Volunteers who participate in the “work camp” are treated to complimentary breakfast and lunch each day, provided by generous donors, and many volunteers return year after year. Basilica teams have been instrumental helping local families achieve their dream of affordable home ownership. And, Basilica groups have also played a significant role in assisting to re-build areas of north Minneapolis that were damaged by the devastating tornado which hit the region several years ago.
Within the Habitat “work camp” there are volunteer activities for everyone of all ages—those 16 and up are welcomed to build. No experience with construction is required—we’ll train you and you may work at your own comfort level. Anyone of any age can help to greet the builders and/or make/serve snacks or breakfast/lunch.
Dates for the 2017 “work camp” are Monday, August 7- Friday, August 11 in North Minneapolis. Contact Julia to register. Don’t miss this fun, faith-filled, and rewarding opportunity!
Changing Hearts, Changing Minds, Recognizing Christ
The Basilica of Saint Mary announces the commissioning of Homeless Jesus sculpture
The Basilica of Saint Mary has recently commissioned a Timothy P. Schmalz Homeless Jesus bronze sculpture. The sculpture of a life-size Christ figure shrouded in a blanket on a park bench will take several months to create. Schmalz’s Homeless Jesus is an internationally recognized symbol of compassion and awareness for the homeless with sculptures located in major cities throughout the world.
The meaning of the Homeless Jesus sculpture is to truly change hearts and minds towards people in need. The sculpture is designed to challenge and inspire each of us to be more compassionate and charitable and to see Jesus in each person we meet, and to take action to help end homelessness locally and around the world. The sculpture will be a vibrant piece in The Basilica’s sacred art collection.
We are currently working with our landscape architects to prepare the installation space on The Basilica campus. This sculpture has been funded by a select group of anonymous donors who are passionate about art and The Basilica community.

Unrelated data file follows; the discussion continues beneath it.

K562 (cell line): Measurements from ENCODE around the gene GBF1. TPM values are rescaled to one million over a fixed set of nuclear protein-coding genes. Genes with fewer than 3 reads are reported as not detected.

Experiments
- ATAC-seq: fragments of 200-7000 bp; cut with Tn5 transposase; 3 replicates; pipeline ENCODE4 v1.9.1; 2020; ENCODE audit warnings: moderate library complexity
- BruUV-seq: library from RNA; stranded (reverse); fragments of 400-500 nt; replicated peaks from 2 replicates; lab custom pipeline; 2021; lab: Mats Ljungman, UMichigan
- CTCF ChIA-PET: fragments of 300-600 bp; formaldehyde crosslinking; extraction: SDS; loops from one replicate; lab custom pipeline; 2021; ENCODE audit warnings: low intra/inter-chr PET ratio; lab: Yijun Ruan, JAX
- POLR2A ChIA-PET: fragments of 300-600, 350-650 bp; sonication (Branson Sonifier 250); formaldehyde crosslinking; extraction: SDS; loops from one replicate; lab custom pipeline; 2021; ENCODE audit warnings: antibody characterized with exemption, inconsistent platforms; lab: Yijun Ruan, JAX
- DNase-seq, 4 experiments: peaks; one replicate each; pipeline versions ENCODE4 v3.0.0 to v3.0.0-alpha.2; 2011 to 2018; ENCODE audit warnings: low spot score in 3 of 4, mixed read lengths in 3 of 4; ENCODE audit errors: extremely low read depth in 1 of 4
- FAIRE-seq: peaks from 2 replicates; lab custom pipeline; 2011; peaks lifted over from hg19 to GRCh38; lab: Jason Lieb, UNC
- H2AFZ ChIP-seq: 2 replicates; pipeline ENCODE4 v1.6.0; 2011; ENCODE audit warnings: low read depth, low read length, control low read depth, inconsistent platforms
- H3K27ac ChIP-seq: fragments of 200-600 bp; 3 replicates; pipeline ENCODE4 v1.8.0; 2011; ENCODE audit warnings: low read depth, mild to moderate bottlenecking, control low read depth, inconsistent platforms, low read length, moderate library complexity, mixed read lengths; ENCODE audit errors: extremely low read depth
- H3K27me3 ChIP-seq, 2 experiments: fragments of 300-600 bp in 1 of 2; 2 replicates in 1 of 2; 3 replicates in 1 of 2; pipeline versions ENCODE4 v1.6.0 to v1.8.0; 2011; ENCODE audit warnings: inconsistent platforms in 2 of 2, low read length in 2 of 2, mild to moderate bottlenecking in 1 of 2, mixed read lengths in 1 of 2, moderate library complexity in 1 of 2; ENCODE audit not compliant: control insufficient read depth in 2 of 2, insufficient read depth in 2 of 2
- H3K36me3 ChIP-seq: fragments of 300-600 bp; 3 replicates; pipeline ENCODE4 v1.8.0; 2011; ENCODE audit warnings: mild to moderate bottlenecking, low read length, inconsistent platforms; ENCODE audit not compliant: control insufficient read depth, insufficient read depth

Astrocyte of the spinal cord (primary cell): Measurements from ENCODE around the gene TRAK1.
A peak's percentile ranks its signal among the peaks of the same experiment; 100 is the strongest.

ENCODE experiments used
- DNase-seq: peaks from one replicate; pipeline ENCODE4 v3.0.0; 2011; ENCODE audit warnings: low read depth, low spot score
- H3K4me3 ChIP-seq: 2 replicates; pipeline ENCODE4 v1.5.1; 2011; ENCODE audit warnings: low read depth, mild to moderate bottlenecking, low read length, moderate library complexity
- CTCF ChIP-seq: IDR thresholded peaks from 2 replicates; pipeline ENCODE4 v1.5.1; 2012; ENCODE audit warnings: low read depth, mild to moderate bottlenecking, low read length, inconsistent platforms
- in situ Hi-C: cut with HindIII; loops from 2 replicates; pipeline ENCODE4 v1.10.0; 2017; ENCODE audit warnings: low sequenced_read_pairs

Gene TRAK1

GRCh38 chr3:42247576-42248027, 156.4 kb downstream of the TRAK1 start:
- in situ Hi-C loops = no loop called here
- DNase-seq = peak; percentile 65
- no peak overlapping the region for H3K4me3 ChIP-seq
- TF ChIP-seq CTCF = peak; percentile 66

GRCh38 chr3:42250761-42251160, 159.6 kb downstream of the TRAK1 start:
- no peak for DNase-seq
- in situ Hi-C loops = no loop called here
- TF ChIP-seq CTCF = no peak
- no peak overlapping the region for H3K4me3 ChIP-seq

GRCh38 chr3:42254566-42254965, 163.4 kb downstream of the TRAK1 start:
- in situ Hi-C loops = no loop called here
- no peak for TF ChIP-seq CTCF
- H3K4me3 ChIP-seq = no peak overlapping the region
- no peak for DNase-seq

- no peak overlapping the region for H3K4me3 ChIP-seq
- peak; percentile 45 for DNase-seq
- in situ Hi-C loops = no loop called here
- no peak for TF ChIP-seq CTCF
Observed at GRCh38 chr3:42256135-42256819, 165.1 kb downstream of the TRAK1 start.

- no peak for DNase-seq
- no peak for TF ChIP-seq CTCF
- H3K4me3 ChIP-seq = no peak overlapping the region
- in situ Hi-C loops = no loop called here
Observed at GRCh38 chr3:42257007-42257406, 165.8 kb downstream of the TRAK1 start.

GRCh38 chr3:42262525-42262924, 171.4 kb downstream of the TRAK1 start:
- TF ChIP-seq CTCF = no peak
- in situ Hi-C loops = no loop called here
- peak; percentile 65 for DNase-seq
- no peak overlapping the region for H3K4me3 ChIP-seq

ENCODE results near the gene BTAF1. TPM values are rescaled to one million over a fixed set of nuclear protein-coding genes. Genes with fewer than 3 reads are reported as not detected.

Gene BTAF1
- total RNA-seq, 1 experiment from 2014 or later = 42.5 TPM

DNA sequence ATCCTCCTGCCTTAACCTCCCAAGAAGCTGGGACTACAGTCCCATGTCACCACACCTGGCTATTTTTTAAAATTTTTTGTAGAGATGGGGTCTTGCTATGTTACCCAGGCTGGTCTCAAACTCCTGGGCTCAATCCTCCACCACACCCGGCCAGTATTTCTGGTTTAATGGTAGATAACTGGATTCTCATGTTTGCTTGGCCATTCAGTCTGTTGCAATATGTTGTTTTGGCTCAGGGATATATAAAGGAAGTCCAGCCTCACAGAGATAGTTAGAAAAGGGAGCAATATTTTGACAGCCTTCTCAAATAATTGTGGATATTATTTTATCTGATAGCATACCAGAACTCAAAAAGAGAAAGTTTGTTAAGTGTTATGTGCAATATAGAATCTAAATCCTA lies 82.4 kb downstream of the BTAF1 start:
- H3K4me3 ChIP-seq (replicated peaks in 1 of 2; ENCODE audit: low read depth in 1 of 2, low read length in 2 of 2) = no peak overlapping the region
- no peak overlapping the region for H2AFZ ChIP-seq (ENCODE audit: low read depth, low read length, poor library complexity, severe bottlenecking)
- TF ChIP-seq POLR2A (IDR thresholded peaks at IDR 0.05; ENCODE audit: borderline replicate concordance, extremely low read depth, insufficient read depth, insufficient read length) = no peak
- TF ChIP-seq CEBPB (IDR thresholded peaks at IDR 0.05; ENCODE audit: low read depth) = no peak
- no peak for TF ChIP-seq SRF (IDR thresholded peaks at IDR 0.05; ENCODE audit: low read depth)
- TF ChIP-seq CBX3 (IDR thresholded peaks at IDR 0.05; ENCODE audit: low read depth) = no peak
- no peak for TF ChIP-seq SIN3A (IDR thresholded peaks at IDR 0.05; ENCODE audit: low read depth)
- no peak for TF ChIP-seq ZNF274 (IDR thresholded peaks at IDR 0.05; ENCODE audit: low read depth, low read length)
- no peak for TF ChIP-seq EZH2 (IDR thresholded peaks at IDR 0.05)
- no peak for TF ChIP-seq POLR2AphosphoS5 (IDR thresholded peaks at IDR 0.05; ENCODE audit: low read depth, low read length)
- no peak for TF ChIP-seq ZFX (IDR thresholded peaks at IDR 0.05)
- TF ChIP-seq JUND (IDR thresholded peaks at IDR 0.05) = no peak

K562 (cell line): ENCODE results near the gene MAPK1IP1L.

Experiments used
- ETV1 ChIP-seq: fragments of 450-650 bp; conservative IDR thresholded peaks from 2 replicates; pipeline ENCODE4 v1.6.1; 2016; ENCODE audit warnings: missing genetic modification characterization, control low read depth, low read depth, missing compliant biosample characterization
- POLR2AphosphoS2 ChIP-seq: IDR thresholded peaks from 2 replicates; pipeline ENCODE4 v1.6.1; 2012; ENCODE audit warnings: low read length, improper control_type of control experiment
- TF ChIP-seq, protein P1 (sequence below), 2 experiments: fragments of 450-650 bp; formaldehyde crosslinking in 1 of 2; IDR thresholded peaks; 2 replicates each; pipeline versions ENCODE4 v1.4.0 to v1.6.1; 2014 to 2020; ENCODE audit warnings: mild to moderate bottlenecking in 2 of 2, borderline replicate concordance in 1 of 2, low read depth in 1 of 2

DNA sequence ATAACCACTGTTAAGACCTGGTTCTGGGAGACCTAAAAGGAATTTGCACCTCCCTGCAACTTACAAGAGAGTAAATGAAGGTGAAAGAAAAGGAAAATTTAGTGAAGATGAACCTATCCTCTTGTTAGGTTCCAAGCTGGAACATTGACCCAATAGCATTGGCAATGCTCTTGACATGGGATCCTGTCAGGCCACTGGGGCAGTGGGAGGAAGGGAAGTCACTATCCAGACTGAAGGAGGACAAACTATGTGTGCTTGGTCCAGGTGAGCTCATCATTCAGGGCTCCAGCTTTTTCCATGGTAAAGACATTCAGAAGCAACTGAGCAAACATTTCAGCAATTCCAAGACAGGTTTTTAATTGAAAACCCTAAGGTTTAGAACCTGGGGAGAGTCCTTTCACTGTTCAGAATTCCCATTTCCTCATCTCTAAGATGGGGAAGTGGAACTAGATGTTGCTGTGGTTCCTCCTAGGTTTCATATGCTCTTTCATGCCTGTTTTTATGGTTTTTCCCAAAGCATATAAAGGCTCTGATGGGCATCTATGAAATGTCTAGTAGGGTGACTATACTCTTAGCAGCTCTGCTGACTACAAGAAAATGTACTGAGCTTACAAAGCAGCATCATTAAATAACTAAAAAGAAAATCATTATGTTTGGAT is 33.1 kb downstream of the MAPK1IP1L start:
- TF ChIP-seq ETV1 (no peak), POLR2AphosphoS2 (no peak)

Leading up to the arrival of the sculpture The Basilica will engage the community with educational presentations addressing the issues of homelessness. We look forward to sharing with our community the installation and dedication of the sculpture on November 19, the World Day of the Poor, designated by Pope Francis.
You should defend those who cannot help themselves. Yes, speak up for the poor and needy and see that they get justice. Proverbs 31:8
More information about the sculpture-Q&A
The Sixth Annual Mental Health All Parish Blessing and Ice Cream Social
Sunday, June 25, Following 9:30 and 11:30am Masses, West Lawn
It was an idea that came at the end of a Mental Health Committee meeting six years ago: let’s end the programming year with a blessing of the entire parish for good mental health and then celebrate with ice cream on the West Lawn.
The committee had been working for six years prior mostly providing educational workshops for the parish and community. New people had joined the committee and they were interested in providing social opportunities as well as educational ones. People with a mental illness often feel limited in participating in social gatherings so this event, joyfully combining prayer, social interaction, and ice cream fit the bill. So this weekend, after the congregation stands for a blessing for others’ and their own mental health, they will exit the church and be greeted by servers with flavor after flavor of ice cream and sorbet as well as resource tables with representatives from mental health agencies and organizations in the Twin Cities.